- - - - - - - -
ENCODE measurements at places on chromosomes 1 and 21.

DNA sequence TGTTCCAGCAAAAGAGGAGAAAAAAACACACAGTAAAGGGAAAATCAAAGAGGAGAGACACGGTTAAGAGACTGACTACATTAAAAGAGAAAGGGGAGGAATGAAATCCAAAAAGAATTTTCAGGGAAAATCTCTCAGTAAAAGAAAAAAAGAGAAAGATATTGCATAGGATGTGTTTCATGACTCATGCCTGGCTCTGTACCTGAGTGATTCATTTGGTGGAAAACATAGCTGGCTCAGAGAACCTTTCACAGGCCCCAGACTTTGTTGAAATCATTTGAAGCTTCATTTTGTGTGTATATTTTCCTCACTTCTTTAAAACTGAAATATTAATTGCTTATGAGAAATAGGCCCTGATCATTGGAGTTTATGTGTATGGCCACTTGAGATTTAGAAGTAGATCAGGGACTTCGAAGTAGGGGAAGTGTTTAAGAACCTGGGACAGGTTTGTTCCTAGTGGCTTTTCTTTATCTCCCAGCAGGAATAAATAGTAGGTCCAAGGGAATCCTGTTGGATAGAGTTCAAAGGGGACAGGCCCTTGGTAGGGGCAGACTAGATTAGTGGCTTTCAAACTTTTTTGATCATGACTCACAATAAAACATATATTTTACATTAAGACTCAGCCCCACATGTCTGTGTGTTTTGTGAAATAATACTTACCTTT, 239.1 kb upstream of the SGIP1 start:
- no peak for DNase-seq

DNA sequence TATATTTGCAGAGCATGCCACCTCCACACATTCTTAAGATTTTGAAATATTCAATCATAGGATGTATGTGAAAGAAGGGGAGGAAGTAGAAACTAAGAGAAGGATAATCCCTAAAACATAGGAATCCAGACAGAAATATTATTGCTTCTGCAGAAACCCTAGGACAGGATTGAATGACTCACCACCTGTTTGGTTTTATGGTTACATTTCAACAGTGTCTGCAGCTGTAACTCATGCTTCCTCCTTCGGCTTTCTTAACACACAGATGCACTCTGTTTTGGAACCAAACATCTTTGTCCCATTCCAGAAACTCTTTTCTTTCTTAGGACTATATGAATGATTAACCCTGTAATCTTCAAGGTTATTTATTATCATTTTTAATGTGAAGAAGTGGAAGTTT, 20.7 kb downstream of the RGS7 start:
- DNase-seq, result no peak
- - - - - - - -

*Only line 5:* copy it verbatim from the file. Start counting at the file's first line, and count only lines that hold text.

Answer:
- DNase-seq, result no peak